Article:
Ed Miliband's position on Israel has been attacked by former Labour ministers, Jewish party supporters and the Jewish Leadership Council.
The Labour leader has adopted an increasingly tough stance, calling Operation Protective Edge "wrong and unjustifiable" and he has attacked David Cameron for not opposing Israel's actions.
"His silence on the killing of hundreds of innocent Palestinian civilians caused by Israel's military action will be inexplicable to people across Britain and internationally," Mr Miliband said.
Downing Street responded: "We are shocked that Ed Miliband would seek to misrepresent that position and play politics with such a serious issue."
And one former Labour minister said: "Just look at his record. He likes to pretend he's driven by some moral compass but the truth is he's the most cynical leader Labour has ever had. Syria, now Israel. He'll sell anyone out for a vote."
Another senior party figure said he was "ashamed to be in the same party as this excuse for a leader".
Kate Bearman, a former Labour Friends of Israel director, quit the party after 20 years as a supporter as Labour had "chosen to disregard the culpability of Hamas" and was "not fit to govern".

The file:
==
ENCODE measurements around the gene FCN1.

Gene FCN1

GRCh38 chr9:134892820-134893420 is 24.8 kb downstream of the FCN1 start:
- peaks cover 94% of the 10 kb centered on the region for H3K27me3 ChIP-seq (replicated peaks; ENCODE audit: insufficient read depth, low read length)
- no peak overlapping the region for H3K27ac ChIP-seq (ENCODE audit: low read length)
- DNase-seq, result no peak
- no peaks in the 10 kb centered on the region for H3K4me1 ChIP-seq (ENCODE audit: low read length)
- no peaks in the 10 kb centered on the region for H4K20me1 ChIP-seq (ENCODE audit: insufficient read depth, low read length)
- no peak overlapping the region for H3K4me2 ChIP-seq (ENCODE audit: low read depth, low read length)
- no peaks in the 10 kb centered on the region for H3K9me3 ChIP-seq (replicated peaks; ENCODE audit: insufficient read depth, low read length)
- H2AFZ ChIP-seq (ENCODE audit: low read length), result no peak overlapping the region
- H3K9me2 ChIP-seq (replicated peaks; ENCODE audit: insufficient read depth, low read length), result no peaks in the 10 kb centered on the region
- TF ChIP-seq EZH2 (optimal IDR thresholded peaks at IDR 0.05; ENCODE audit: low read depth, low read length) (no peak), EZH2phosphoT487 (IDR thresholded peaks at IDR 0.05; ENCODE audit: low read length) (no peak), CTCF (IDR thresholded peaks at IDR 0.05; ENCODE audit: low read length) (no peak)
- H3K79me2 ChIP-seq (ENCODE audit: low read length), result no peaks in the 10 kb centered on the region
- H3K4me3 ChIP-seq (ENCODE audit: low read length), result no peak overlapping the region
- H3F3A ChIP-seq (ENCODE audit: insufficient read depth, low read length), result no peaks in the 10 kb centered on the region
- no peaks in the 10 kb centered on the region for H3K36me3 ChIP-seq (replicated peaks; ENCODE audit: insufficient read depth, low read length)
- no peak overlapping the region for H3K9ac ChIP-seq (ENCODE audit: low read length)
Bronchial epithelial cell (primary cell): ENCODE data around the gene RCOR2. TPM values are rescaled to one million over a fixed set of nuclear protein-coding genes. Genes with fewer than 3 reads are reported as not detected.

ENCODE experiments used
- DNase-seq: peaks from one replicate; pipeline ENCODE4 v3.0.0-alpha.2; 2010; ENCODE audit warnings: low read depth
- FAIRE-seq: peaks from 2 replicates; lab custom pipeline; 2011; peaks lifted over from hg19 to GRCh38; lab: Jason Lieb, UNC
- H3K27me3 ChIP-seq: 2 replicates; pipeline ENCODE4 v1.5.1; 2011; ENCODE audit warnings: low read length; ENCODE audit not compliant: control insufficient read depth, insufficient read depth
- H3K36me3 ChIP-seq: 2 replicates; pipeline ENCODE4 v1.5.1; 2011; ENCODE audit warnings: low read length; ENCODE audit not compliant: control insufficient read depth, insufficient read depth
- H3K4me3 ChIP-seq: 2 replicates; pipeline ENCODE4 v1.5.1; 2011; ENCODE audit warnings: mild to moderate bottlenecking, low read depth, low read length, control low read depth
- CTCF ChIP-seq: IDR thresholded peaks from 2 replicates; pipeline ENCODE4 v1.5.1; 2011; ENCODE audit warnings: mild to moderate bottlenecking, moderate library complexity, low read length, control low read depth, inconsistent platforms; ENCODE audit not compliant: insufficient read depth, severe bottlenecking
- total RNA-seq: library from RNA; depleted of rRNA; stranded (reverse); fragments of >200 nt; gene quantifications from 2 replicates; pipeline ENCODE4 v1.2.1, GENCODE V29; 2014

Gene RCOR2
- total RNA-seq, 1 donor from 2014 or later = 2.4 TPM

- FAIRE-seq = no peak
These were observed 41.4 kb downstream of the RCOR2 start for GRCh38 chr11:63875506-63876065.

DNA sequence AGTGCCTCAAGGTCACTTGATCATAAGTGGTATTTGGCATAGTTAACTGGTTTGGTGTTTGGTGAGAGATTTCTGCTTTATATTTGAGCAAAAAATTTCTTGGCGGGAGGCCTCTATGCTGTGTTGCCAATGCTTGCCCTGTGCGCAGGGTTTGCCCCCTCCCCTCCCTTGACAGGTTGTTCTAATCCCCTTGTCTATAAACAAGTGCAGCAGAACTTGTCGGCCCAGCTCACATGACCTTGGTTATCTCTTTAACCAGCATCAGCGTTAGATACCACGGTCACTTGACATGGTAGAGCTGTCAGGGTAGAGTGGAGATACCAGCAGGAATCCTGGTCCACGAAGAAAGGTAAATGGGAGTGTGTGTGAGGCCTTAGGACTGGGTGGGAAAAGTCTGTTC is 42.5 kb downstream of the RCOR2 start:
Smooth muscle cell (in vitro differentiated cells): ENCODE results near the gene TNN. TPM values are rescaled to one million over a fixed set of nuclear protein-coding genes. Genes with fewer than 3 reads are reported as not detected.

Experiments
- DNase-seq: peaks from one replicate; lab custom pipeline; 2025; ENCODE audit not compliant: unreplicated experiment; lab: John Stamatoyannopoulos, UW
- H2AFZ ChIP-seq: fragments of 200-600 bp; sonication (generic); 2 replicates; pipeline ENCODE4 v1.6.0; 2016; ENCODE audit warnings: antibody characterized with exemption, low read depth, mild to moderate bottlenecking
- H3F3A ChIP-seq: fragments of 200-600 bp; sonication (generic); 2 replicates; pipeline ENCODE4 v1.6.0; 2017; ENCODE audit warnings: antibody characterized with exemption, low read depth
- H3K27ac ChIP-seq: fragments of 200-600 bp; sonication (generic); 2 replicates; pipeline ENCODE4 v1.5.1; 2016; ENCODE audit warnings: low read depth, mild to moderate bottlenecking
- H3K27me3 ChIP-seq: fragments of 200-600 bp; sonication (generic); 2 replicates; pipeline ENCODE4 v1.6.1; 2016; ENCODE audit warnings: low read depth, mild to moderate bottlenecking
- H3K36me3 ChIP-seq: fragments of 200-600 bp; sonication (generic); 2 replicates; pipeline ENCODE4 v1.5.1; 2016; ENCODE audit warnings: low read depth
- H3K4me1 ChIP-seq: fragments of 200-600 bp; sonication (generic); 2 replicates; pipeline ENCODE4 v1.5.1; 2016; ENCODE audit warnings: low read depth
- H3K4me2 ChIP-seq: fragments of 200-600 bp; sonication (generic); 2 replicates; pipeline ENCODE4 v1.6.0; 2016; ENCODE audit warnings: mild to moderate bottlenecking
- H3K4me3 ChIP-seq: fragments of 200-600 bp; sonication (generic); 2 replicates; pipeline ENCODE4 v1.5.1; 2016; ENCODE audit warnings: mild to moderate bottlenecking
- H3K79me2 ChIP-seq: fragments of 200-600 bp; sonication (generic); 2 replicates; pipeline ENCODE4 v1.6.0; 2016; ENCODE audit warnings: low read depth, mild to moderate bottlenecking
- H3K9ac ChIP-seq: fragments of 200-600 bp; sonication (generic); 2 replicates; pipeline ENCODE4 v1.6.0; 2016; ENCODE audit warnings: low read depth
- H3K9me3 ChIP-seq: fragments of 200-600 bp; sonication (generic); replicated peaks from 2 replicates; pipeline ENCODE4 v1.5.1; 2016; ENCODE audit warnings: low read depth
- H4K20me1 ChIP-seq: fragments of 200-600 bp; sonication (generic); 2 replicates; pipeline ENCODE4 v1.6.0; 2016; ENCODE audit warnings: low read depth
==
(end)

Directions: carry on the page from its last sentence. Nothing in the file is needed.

The JLC said: "It is not credible to suggest that the situation can be resolved simply by calling for a ceasefire, when over recent weeks Hamas has brazenly breached six ceasefires and abused them to perpetrate further attacks.
"This is a critical issue and we hope that such an important matter will not be used to create domestic political points of difference."
Many Israel-supporting Labour MPs used the Parliamentary recess to avoid responding to their leader's stance. But on Twitter, Rachel Reeves MP, a Labour Friends of Israel officer, praised Mr Miliband's "important" statement.
Leading Jewish Labour supporters admitted that the situation facing Israel advocates in the party was "grim".
Pointing out that many of the party's strongest Israel supporters were shadow cabinet members, one queried: "Should we tell them to resign over it? Unfortunately, they have to say one thing in private and something different in public. They are whipped. We are only nine months from an election.
"People will not appreciate a possible future prime minister looking like he is point scoring."
Former Labour MP Eric Moonman said Mr Miliband had received poor advice. "The events in Israel are stretching his knowledge," he said.
He said it had been a mistake to attack Mr Cameron, and he could come to regret his comments.
There were further fears that Labour backbenchers and grass-roots activists might use the fall-out from the conflict to consider stronger measures against Israel at their annual conference next month.